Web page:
Recommended Reading for Coaches At Any Level
On reading 7 Keys to Being a Great Coach you can see why Alistair McCaw is a successful coach. He has the wonderful ability to keep the potentially complex art of coaching very simple and communicate his methods with clarity.
As the cover indicates, this book is not about the X’s & O’s of coaching. It’s about the nuts & bolts – the philosophy, standards and beliefs – that are behind any successful coach. The book is not sport-specific and is therefore adaptable to a wide range of coaching situations. If you want to improve as a coach, there will be lots of ideas in this book for you.
This book is not about the X’s & O’s of coaching – it is about the nuts & bolts.
Allistair McCaw is a world-renowned sports performance coach who has worked with numerous Olympians, World Champions, and Grand Slam winners. He has also coached kids and been a successful athlete himself.
Alistair’s writing reflects one of his 7 coaching keys – the importance of the fundamentals. Hence, this is an easy, non-complicated read, but one that is filled with gem after gem of coaching wisdom, all communicated with energy and passion. I loved McCaw’s ability to clearly articulate his beliefs about coaching, something that has inspired me to attempt the same.
The book is filled with gem after gem of coaching wisdom.
I often found myself nodding in agreement with McCaw and quoting from the book to others. If I was the type of person to use a highlighter while reading, the pages of 7 Keys to Being a Great Coach would have been saturated with fluorescent colourings.
Allistair has a clear vision of the coach he is and the coach he wants to be. He enthusiastically encourages others to do the same. He outlines his standards, beliefs and methods but does not preach them. Rather, the reader is encouraged to discover and articulate their own.
McCaw outlines his standards and methods, but the reader is encouraged to discover and articulate their own.
For aspiring or beginner coaches the book is an invaluable resource for starting a coaching career off on the right foot. It will help you discover the coach you want to be.
For experienced coaches the book will cause you to reflect upon and re-examine how you do things. Are you emphasizing the fundamentals enough? Are you looking after yourself as a coach? Are you leading by example?
The book had an immediate positive influence on me:
- As suggested by McCaw, I began to document my coaching standards and beliefs in a way that could be clearly articulated.
- I found myself focusing more on the fundamentals when coaching.
- I was inspired to look after myself better and invest in myself more as a coach.
This book will make you more aware of who you are as a coach. It will help form a clearer picture of the coach that you want to be and inspire in you some actions that will hopefully get you there.
You will become more aware of the coach you are, the coach you want to be, and the steps that you can take to get there.
Who is this book for?
This book is for coaches of any level, working with athletes of any age.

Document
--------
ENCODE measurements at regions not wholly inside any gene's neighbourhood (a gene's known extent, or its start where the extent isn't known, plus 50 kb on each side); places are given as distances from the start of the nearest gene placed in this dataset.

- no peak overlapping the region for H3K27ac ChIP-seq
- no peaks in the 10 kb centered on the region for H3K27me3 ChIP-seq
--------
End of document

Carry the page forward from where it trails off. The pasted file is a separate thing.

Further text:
What I really liked
- The clarity of message
- Full of useful, usable information
- An easy-to-read conversational tone
- Very accessible
- Very quotable
- Applicable to a wide range of coaches in varying situations
- Information broadly adaptable but specific enough to be immediately useful
As a coach, whether you are experienced, a beginner or somewhere in-between, this book will provide you with inspiration, clarity and direction. I highly recommend this book to all sports coaches.
A highly recommended read for all sports coaches.
Where can I buy this book?
You can buy the book from Amazon by clicking HERE.
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Check out some other resources that I recommend HERE.
Darren Wensor is a sports development professional, coach educator, specialist coach of young athletes and founder of the blog coachingyoungathletes.com. Learn more about him here and connect with him on Twitter, Facebook, Linkedin, Instagram via email.
What is your opinion on teaching an “active hop leg” in the triple jump ?
Having come from Victoria with JDS etc….. and seeing alot of kids using this method, I’m surprised to find here on the Gold Coast that in these 2.5 years since I have been here I don’t think I have seen one youngster use this technique.
Any thoughts ?
On Mon, Feb 6, 2017 at 7:03 PM, Coaching Young Athletes wrote:
> Darren Wensor posted: ” Recommended Reading for Coaches At Any Level On > reading 7 Keys to Being a Great Coach you can see why Alistair McCaw is a > successful coach. He has the wonderful ability to keep the potentially > complex art of coaching very simple and communicate his metho” >
Hi Lindsay. Good question. With me, it probably depends on the age, stage and ability of the athlete. It is a difficult concept to teach. I don’t spend a lot of time teaching it in isolation. I teach a cycling leg, which will help with an active landing and tend to use cues and analogies to encourage maintaining forward momentum throughout the entire three phases on the jump, which seems to help with the active landings. I would be interested to hear others’ thoughts. Darren